I remember the morning well when I visited with this little fellow. I was out soaking up the early morning sunrise, as the overnight frost was beginning to thaw. And of course I had my camera ;-) Frito was off visiting the neighbors, when I noticed this little bird on the ground, just underneath a cedar tree.
“What are you doing down there?”, I thought, as I snapped a couple of pictures. And as one with a camera is wont to do, I kept inching my way closer, waiting for him to fly to the safety of an upper branch. But he did not move. “He must be injured,” I thought. I lay down on the ground (bathrobe and all ;-) and looked closely at him, but could not see any injuries. So I snapped a few more pictures — this is one of them. I love how you can see the detail of the feathers, fluffed up on his chest, to give him some insulation from the December chill.
“What should I do? Get a shoe box and take him inside?”, I wondered. As I headed toward the house, after visiting with him for 5 or 10 minutes, he just flew away. Clearly not injured. Why he was warming himself on the ground, and why he was so trusting, I do not know. But I was happy for the visit.
This past weekend, my wife and I repaired a bunch of broken bird feeders we had kept in the garage, and now have them swinging to and fro in our front and back yards. We must have over a dozen now. And the offspring of this little slate-colored junco are flittering all over, enjoying plenty of food, joined by the occasional cardinal, woodpecker, goldfinch, and chickadee.
And speaking of chickadees, I came across this story as I was flying over to Japan (and yes, you can definitely call me a frequent flyer). See what you think — I enjoyed it ...
A bird at my feeder clearly had a message for me. What was it?
I had seen him before. In fact, I believe now that, after seeing him nearly every time I go into the backyard, that there is a purpose in our meeting so often.
I speak to you of signs, verbal nudging, brilliant, glowing, attention- grabbing moments, that make me aware that God is trying to say something to me. But there are also subtle, seemingly insignificant occurrences that may in fact, bring even more important issues to light.
He sent me a feather.
"Oh, Bob, there are feathers all over the yard around bird feeders," you might reply. That's true. So what is so significant about this one?
The tiny bird handed it to me.
"Okay, too much medication, Bob!"
It is most likely the fact that because I am back to my old self, I have once again found life in the smallest of things. Most of which goes unnoticed.
A chickadee. A black-capped chickadee. Not any bird. But the same one over and over.
How can that be? How could I possibly know one from another? This one has one good leg. The other is crippled and held close to the body. The very first time I noticed it, I was amazed by the perfect balance and ease this bird expressed in doing what every other chickadee does.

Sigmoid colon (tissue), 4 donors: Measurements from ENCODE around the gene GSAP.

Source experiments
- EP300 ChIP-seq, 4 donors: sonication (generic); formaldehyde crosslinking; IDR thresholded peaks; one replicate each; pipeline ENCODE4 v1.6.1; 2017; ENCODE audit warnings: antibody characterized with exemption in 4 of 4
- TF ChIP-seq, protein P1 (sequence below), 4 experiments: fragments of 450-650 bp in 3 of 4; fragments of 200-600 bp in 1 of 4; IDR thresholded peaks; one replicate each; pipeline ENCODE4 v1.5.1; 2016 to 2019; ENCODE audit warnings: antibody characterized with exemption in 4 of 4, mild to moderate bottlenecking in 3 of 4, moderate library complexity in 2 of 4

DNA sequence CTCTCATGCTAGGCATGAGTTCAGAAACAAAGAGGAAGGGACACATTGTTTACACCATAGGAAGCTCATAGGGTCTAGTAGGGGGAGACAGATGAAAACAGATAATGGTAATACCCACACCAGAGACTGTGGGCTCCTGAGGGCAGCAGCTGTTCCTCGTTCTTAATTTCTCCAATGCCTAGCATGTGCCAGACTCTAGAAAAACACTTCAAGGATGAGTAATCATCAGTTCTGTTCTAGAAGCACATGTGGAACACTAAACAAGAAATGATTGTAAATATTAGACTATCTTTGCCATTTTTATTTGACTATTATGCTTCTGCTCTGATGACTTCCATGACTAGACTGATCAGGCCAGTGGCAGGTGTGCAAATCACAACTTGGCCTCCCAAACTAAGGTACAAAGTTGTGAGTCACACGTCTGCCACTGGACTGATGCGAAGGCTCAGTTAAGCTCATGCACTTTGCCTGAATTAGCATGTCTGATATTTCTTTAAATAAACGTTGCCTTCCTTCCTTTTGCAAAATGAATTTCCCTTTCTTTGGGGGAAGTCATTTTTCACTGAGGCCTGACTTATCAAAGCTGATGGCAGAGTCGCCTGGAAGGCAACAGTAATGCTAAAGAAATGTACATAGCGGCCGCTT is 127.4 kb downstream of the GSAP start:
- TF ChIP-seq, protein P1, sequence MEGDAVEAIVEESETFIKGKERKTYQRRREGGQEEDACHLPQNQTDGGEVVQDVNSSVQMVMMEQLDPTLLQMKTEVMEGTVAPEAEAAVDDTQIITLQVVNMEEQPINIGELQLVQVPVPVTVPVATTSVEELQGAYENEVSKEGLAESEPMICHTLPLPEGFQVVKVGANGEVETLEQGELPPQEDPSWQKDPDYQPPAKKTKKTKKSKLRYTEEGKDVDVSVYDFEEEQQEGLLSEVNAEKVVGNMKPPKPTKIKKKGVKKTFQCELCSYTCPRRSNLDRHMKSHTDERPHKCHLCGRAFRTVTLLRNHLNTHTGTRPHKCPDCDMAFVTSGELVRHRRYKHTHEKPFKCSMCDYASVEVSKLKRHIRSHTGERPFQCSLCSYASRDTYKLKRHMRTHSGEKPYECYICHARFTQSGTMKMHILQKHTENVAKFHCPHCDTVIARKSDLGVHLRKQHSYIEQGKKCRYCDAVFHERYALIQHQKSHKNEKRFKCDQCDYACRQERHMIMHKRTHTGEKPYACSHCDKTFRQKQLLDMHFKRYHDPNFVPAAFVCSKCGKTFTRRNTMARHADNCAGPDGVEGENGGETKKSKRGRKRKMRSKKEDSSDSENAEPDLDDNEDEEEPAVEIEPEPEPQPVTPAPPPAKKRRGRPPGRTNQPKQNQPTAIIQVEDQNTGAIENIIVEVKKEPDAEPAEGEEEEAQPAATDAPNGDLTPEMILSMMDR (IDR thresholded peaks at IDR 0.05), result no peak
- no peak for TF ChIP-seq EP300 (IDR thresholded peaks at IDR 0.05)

I have made it a point to stand just a few feet away from the feeders so I can see them close up. The only birds that appear unaffected by my presence are the chickadees and an occasional sparrow.
My one legged friend always stops by. We talk. Yes, it's true. I make a high-pitched "beep, beep beep," sound and he responds. My friend even dances from pole to pole on the feeder, finally grabbing a sunflower seed and vanishing to the nearby holly bushes and back again.
"How do you do it?" I asked. "You are limited and not the same as all the others." He teases me and jumps back and forth to show off his power to adapt.
Every single time I walk out there, he appears. Every single time I stand there, amazed by his ability to be what he was created to be no matter what limits were placed on his life.
"I see you and want to be that brave," I said. The thought then came to me that perhaps he looks at me and thinks I'm limited because I cannot fly.
"Oh, my friend. I would give anything to fly!" I said, and walked back into the house. Later in the early evening, as a part of my regular routine, I went back to the feeders, filled them, added water to the bird bath, and waited. As always my feathered friend appeared.
"Beep, beep, beep beep!" I said. He quickly darted back and forth showing off a bit. For the first time he came close enough that I could almost touch him. The right leg was indeed damaged beyond use.
"Fly for me, please, and take my spirit with you so I can soar in my dreams tonight."
This will be hard for anyone to believe, but trust me I thought it to be amazing, too. He tucked his head under his right wing and plucked a feather. Looking at me as he nervously cocked his head back and forth, he released the tiny feather from his mouth.
What seemed to me like a dreamy slow-motion moment, I watched the feather falling and reached my hand to catch it. Looking down into the palm of my hand, I thought I saw the tiny feather appear to glow in contrast. I looked back up at my "frequent flyer friend," and said "Thank you!"
Now, as silly as this may seem to you, I see it as a precious gift from God. For I had asked my friend to take my spirit soaring and he in turn gave me a feather so I could fly. "It won't get me off the ground!" I said, laughing.
"But it is a beginning. A little piece of a dream to prove there are no limits to the abilities you have been given," the Voice said to me.
The only limits that exist are the ones you choose to accept.